Dramatic differences spotted in chimp communitiesDramatic differences in chimp societies, discovered by researchers at the University of St Andrews, reveal variations in social status and sharing food, as seen in human cultures.
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The Atlantic
Presidential Searches and Cyber Hacks: This Week's Top 7 Education Stories How Accusing a Powerful Man of Rape Drove a College Student to Suicide Katie J.M. Baker | Buzzfeed No one was there to help Megan [Rondini] ... one night in July 2015, except for a well-to-do businessman Megan knew only as “Sweet T.” The 34-year-old later told authorities he offered 20-year-old Megan a ride home because he and a friend saw her leaving downtown Tuscaloosa, [Alabama,] alone. Megan
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Latest Science News -- ScienceDaily
A unique amino acid for brain cancer therapyPhotodynamic therapy is often used to treat brain tumors because of its specificity — it can target very small regions containing cancerous cells while sparing the normal cells around it from damage. It works by injecting a drug called a photosensitizer into the bloodstream, where it gathers in cells, and then exposing the drug-filled cells to light. When the photosensitizer is exposed to this lig
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The Scientist RSS
Imageofthe Day: Save the FrogsSmall but striking with its eyebrow-like horns, the 6-centimeter smooth horned frog (Proceratophrys boiei) was one of 453 amphibian species in Brazil assessed in a recent conservation study.
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Science | The Guardian
Lab notes: extraterrestrials, geeks and cats rule this week in science Is there life on other planets? Probably. The list of Earth-like planets just keeps growing and growing. Nasa’s Kepler telescope has recently found 10 more Earth-like planets, so it is now known that there are around 50 worlds of a similar size and temperature as our own. Prompting one Kepler programme scientist to conclude that it’s highly likely: ‘we are not alone.’ Continue reading...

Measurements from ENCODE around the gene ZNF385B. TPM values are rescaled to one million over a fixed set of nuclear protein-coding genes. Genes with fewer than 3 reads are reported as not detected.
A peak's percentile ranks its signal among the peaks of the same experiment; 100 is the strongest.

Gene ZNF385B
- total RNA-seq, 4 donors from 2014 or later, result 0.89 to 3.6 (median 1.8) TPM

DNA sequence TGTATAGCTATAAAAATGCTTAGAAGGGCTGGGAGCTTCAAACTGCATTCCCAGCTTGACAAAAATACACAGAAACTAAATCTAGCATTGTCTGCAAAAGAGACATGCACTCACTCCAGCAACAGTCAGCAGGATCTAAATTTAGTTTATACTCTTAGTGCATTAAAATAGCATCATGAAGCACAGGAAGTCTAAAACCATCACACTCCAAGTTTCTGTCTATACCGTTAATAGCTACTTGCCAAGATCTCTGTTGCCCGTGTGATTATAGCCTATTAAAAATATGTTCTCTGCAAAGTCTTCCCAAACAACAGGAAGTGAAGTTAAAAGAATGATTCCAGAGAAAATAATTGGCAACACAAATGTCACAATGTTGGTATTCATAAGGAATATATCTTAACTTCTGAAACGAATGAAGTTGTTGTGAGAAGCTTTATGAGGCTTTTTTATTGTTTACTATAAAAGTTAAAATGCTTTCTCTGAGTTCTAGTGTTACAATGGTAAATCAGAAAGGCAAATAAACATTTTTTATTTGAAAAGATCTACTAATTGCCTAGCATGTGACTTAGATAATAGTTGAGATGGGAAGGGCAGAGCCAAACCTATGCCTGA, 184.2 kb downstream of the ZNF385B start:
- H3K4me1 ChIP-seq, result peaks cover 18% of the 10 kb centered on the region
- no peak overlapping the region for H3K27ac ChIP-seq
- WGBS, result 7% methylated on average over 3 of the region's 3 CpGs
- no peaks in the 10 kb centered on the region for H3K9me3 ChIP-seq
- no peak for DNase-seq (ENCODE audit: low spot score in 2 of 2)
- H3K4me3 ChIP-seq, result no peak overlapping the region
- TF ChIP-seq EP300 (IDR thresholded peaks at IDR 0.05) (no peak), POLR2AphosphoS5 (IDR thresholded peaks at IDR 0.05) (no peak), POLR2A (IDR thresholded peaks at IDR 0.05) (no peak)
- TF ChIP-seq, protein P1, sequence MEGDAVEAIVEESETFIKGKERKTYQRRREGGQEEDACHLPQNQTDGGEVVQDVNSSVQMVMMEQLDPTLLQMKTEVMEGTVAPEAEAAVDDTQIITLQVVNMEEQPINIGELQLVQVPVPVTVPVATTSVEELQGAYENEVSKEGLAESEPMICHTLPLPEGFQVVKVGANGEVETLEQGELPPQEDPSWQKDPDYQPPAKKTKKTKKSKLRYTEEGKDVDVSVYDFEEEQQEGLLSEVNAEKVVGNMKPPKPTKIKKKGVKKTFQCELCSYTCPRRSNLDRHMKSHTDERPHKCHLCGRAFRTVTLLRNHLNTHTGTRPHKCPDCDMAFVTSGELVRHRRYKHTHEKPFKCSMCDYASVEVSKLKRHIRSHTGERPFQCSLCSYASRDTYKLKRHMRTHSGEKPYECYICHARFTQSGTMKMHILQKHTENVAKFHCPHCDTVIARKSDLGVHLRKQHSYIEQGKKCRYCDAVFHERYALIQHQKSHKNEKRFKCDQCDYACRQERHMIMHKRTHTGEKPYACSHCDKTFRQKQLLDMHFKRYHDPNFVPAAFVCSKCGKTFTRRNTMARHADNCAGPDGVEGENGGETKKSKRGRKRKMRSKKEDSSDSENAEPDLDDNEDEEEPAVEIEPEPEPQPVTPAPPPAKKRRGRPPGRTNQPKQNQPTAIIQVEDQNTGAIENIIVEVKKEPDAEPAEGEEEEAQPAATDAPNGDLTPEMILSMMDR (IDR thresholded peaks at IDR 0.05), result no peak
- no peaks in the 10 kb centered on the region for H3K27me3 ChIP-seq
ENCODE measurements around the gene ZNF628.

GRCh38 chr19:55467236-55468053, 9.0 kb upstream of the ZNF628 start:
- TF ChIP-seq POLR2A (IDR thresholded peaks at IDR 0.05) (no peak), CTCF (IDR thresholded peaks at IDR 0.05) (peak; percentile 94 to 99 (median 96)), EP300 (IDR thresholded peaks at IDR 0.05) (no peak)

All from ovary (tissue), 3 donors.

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Gizmodo
This Is the Last Word on Coconut Oil Coconut oil has had quite the week! The supposed health food has turned into a pariah thanks to the American Heart Association reviewing existing evidence and deciding it advises against the oil’s use. The headlines are still raging, with smart people are telling you that coconut oil is fine (just not a health food) and bad publications panicking. Last week, we read over the new AHA paper and rea
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Phys.org - latest science and technology news stories
Scientists apply fingerprint test for CO2 storageA test developed by University scientists to check for leaks from carbon capture and storage (CCS) sites has been used for the first time.
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Futurity.org
More than half of all selfies fall into this category Researchers have identified the most popular categories of selfies as part of a study that also explored the kinds of messages users share about their identity in the images. To better understand selfies and how people form their identities online, the researchers combed through 2.5 million selfie posts on Instagram to determine what kinds of identity statements people make by taking and sharing
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Viden
Fedme dræber flere end trafikkenHver tiende er på verdensplan overvægtig. Ifølge ny forskning skyldes de ekstra kilo især nem adgang til billig fastfood.
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Ingeniøren
Fri konkurrence på vej til fibernettetDe danske fibernet skal åbnes for konkurrence lyder det fra Dansk Energi efter to selskaber har annonceret planer om at åbne for konkurrence om deres 200.000 kunder.
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Futurity.org